The executive director of the Global Fund said that a major international fund to fight AIDS, tuberculosis and malaria needs four billion dollars to cover its budget needs until 2010.
"In 2010 the Global Fund will be facing a gap which we estimate to be around four billion dollars," Michel Kazatchkine told reporters in Madrid ahead of the fund's mid-term review meeting which gets underway March 31 in Spain.
The two-day meeting in the eastern city of Caceres, which will be hosted by the Spanish government, will review the performance of the Geneva-based fund and consider additional funding needs for the organization.
Kazatchkine said he hoped the meeting would lead existing donors to boost their contributions to the Global Fund and the emergence of new donors, despite the global financial crisis which he said increased the need for funds.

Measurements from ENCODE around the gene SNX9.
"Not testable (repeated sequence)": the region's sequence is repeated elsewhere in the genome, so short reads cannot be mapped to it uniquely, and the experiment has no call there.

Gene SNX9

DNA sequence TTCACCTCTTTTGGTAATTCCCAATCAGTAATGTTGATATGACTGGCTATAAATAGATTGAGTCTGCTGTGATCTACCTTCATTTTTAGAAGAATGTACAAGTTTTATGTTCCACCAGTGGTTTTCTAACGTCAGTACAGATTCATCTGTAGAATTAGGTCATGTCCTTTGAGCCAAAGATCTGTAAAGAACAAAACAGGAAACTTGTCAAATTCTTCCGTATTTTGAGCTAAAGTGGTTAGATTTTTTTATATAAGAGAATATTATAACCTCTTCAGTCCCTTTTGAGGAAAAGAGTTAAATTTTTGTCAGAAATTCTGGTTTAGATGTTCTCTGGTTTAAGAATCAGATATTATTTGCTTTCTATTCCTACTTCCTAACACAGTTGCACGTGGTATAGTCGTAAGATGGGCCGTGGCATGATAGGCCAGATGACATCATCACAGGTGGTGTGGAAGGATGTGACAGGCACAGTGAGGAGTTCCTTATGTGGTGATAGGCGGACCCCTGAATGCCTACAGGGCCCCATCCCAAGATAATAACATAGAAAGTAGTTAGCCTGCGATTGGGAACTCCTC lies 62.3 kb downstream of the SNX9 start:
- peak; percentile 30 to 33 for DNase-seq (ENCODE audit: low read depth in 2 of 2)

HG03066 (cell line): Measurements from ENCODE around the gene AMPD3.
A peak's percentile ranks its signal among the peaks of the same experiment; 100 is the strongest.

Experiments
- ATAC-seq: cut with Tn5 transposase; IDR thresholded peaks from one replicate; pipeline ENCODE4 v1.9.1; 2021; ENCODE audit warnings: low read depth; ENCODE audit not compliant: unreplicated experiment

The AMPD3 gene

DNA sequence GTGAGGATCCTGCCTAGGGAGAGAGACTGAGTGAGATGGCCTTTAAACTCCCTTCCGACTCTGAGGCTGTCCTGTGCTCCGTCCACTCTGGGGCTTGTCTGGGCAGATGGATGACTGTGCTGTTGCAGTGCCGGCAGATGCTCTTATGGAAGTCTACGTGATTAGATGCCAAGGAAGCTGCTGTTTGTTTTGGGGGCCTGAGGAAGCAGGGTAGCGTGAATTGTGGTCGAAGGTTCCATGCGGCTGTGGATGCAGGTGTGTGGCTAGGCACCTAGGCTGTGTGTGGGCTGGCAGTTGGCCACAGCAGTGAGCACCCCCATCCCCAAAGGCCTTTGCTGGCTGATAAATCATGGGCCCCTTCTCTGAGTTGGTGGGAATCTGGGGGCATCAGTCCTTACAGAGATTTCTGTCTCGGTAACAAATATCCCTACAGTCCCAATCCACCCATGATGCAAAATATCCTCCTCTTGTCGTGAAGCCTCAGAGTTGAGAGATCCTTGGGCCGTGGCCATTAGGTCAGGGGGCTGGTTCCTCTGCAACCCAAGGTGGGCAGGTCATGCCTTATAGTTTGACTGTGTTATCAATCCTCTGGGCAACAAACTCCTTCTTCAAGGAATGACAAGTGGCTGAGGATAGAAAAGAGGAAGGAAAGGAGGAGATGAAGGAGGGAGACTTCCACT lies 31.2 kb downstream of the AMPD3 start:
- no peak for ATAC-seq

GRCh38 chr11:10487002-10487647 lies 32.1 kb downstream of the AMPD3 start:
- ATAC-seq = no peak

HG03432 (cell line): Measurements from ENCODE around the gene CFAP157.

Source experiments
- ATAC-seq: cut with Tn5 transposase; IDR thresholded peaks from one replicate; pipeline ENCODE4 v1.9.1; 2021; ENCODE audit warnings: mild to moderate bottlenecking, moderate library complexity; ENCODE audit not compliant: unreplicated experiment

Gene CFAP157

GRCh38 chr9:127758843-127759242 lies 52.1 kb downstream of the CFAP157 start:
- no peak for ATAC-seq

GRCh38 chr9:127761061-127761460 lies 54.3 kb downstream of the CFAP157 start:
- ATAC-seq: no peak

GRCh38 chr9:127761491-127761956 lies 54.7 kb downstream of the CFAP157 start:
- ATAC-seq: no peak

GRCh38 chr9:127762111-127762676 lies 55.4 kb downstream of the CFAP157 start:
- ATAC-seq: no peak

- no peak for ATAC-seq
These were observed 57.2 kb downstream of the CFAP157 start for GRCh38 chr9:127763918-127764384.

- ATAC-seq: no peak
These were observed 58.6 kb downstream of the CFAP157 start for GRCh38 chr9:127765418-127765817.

"The governments of the developing countries will be in deeper trouble to fund their health programs, so that means that paradoxically the crisis is one more reason to increase the aid to the development," he said.
Since its creation in 2002, the fund has become the dominant source of money for worldwide programs against the three scourges that kill more than six million people a year, mostly in poor countries.
As of the end of 2008, the fund estimates the programs it has supported have averted more than 3.5 million deaths by providing AIDS treatment for two million people, anti-tuberculosis treatment for 4.6 million people and 70 million insecticide-treated bed nets for the prevention of malaria worldwide.
The Global Fund has so far approved funding in 140 countries worth 15 billion dollars (11.6 billion euros).
The United States is the Global Fund's largest single donor, although European Union member states together contribute more than half of its resources with France being the second largest donor overall.
The Global Fund received contributions from a total of 50 donor countries to date, in addition to a number of private foundations, corporations and individuals.